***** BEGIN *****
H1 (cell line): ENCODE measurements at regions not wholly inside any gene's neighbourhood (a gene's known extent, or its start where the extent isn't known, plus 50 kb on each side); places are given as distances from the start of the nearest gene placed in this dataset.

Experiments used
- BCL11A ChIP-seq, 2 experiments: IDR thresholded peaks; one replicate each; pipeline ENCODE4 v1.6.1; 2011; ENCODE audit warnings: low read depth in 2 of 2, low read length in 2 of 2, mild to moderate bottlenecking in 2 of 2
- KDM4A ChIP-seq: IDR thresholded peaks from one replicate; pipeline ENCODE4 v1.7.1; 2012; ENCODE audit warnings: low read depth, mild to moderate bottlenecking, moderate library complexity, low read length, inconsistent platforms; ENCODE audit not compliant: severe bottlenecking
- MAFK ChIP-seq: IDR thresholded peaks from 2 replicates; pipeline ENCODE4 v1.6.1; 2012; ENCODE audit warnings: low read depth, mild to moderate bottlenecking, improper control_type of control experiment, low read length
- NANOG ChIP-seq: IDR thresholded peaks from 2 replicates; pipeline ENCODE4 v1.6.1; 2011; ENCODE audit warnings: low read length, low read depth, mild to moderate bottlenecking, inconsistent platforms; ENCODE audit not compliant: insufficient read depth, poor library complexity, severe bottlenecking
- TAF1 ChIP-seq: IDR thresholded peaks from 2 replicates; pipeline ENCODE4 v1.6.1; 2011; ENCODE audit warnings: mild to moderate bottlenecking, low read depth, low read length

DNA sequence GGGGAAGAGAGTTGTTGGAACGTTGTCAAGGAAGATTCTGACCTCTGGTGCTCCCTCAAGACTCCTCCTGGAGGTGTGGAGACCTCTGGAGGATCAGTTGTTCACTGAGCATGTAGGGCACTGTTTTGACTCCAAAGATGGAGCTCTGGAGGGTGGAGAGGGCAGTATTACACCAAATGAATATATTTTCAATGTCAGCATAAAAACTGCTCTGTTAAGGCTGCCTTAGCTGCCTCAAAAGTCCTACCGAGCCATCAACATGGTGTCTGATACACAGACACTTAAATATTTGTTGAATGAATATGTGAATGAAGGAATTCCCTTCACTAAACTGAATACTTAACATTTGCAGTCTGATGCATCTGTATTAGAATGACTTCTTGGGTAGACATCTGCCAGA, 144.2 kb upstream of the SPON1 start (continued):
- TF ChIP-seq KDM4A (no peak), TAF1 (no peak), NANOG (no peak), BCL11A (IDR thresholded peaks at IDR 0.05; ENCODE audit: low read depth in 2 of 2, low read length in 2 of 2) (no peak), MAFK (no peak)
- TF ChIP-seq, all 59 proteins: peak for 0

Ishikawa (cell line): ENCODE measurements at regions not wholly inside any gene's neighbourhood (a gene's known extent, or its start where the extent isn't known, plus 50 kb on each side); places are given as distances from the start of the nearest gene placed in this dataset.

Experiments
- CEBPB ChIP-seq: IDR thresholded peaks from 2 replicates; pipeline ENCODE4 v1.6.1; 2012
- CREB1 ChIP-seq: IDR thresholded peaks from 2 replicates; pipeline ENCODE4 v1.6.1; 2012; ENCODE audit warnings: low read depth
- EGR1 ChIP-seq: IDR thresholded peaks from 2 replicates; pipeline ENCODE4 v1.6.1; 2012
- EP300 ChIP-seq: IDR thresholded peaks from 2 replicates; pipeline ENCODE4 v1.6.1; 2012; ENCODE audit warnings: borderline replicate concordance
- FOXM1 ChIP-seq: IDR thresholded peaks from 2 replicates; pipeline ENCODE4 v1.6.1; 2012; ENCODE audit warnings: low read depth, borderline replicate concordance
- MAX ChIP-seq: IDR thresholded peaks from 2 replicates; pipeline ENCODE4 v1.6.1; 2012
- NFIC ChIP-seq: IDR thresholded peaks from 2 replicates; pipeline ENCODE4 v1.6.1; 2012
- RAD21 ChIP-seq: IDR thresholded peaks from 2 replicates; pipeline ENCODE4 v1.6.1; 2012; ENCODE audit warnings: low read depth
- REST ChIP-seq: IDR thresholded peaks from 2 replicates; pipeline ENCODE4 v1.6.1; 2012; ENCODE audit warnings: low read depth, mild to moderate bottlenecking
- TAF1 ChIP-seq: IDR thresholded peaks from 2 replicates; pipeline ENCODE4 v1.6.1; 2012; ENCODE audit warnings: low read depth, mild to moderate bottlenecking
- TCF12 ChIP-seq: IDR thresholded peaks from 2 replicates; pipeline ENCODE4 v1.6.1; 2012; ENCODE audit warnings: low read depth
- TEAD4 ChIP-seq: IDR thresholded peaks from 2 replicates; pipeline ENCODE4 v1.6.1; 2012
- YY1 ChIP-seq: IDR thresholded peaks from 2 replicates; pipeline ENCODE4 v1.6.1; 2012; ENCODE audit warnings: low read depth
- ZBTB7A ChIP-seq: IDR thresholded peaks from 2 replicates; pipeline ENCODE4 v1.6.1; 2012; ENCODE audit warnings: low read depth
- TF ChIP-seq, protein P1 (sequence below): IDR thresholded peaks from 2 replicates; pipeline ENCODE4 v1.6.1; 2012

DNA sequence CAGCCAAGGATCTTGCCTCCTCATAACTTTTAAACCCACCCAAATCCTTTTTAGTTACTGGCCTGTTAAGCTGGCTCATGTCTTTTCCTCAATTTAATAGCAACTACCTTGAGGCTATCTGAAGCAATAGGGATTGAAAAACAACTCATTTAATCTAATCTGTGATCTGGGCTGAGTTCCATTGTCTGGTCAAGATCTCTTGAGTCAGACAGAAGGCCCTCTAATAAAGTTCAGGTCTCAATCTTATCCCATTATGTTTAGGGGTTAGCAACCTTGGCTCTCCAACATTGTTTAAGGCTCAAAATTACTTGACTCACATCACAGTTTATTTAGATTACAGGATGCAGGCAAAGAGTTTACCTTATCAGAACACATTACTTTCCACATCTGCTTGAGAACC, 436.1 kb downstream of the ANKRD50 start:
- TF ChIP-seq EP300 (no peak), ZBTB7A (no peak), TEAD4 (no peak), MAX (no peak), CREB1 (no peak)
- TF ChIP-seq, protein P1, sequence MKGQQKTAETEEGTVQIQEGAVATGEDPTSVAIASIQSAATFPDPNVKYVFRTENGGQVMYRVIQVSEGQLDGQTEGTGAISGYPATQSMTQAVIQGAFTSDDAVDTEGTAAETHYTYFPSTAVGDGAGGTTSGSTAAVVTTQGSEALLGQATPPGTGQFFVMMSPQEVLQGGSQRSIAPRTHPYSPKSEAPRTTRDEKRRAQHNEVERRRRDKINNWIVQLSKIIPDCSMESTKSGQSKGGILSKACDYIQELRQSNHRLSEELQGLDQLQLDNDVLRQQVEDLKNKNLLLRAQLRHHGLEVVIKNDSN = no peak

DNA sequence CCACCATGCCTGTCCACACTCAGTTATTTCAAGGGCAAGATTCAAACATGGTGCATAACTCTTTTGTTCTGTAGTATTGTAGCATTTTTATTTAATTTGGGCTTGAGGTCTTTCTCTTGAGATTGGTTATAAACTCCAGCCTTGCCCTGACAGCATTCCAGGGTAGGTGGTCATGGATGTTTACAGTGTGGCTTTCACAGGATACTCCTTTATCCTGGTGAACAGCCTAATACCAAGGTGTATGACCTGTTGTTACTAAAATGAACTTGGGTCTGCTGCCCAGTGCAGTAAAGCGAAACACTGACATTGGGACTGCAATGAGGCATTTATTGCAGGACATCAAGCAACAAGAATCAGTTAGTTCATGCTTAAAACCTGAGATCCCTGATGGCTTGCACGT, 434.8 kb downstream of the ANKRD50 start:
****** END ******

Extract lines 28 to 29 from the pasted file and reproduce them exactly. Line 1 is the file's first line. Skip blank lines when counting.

DNA sequence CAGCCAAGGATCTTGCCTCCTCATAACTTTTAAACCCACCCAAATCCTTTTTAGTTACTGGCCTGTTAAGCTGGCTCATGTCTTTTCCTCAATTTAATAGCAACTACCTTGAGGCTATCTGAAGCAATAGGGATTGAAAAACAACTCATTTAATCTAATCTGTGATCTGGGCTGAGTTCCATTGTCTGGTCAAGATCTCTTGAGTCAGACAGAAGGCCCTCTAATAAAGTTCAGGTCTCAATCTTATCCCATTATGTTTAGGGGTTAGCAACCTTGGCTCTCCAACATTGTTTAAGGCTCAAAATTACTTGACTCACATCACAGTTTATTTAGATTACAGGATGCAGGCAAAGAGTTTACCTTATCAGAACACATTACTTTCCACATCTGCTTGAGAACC, 436.1 kb downstream of the ANKRD50 start:
- TF ChIP-seq EP300 (no peak), ZBTB7A (no peak), TEAD4 (no peak), MAX (no peak), CREB1 (no peak)